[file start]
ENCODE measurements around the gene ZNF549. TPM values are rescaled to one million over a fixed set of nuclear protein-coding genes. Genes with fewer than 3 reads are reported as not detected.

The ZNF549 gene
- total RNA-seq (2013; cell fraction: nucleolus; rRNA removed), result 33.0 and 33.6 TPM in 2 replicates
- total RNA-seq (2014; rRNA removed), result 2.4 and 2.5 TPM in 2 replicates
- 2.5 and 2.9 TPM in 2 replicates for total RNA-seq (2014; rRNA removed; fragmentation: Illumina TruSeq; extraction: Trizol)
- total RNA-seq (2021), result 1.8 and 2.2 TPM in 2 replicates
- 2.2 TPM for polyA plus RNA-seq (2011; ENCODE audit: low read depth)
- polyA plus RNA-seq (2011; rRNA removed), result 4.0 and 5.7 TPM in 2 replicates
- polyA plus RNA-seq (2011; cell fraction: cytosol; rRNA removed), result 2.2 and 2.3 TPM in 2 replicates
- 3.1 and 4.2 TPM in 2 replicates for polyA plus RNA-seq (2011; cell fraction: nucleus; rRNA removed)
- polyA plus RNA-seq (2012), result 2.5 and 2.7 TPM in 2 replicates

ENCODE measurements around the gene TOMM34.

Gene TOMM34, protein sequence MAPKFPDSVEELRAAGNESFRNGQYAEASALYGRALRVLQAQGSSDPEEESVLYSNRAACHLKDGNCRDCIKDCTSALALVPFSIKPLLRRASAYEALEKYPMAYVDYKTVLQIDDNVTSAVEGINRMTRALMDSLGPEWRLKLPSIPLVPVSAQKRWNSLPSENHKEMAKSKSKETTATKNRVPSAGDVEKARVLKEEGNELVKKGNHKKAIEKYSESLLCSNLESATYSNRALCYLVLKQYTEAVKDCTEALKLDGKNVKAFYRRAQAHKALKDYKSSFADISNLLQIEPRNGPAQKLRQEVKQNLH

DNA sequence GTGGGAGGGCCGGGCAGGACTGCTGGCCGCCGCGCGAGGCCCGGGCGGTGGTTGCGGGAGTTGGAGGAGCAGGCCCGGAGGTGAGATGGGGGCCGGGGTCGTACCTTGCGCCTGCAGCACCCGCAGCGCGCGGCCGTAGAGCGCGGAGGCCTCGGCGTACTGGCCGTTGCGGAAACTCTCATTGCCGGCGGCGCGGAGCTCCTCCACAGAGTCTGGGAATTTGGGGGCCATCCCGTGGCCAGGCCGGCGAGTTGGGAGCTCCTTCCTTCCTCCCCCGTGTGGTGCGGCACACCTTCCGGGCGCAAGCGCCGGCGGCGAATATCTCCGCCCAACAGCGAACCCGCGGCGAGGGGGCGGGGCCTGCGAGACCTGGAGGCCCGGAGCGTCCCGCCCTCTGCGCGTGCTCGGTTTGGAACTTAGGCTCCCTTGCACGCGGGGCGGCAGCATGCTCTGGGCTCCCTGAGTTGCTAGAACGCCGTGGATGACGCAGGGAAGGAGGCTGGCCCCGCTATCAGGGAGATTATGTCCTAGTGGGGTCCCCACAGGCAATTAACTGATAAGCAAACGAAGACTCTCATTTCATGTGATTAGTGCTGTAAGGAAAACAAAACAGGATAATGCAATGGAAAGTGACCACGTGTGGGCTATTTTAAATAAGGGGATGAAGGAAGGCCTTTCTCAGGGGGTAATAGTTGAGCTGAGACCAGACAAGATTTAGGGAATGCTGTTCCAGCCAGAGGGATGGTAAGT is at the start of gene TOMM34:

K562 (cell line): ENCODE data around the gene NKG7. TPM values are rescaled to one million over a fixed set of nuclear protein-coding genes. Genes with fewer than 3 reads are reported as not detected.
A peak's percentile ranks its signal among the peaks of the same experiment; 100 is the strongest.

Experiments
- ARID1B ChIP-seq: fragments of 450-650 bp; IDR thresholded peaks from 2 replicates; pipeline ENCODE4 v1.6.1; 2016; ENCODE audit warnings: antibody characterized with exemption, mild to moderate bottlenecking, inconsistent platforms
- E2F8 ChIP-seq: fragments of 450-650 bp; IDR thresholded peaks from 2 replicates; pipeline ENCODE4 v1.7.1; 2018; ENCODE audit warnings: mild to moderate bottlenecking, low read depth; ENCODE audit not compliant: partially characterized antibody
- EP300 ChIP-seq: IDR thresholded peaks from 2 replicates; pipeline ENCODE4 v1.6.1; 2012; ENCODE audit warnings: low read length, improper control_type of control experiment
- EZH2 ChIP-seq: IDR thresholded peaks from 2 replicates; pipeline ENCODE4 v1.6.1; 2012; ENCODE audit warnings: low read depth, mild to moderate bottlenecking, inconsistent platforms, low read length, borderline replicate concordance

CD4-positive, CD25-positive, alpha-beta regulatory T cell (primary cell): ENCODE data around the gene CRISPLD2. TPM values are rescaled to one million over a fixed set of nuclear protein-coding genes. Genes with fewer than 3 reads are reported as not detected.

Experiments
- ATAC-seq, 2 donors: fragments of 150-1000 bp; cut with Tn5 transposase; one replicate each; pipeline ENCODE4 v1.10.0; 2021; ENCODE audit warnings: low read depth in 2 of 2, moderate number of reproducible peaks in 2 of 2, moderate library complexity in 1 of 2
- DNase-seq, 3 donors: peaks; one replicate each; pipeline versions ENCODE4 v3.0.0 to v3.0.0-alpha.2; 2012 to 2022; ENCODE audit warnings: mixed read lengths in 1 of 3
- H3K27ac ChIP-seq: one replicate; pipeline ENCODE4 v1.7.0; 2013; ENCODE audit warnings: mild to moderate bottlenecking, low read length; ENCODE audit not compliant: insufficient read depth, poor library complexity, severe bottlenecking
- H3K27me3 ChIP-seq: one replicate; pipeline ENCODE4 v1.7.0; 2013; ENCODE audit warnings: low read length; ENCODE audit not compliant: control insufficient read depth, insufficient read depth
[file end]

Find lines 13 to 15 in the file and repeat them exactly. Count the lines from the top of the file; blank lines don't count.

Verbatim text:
Gene TOMM34, protein sequence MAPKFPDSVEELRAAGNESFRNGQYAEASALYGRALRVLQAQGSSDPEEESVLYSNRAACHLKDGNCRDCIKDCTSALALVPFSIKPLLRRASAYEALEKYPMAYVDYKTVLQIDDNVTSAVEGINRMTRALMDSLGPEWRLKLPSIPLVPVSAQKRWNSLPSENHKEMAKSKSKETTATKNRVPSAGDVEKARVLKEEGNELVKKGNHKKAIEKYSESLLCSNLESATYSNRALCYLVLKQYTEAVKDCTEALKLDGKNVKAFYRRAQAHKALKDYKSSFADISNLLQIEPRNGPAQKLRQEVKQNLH

DNA sequence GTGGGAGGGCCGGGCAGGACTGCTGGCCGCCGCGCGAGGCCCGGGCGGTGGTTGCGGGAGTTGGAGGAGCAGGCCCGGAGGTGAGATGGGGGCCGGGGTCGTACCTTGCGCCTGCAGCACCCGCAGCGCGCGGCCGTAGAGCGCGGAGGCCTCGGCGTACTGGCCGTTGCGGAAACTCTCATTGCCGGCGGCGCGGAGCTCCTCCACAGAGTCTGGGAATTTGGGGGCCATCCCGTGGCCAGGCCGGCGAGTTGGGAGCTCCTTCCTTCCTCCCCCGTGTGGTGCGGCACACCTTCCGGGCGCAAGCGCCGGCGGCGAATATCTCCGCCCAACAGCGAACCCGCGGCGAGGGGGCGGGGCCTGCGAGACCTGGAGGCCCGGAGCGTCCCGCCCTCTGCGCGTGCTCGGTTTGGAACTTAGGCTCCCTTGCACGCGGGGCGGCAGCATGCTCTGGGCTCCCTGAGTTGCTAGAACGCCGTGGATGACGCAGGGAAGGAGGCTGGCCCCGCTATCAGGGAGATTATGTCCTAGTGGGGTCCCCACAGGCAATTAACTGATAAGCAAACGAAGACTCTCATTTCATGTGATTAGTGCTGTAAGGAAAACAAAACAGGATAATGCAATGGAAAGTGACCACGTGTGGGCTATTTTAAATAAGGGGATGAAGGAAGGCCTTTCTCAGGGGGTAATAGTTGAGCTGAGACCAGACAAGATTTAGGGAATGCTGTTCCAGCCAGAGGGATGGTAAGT is at the start of gene TOMM34:

K562 (cell line): ENCODE data around the gene NKG7. TPM values are rescaled to one million over a fixed set of nuclear protein-coding genes. Genes with fewer than 3 reads are reported as not detected.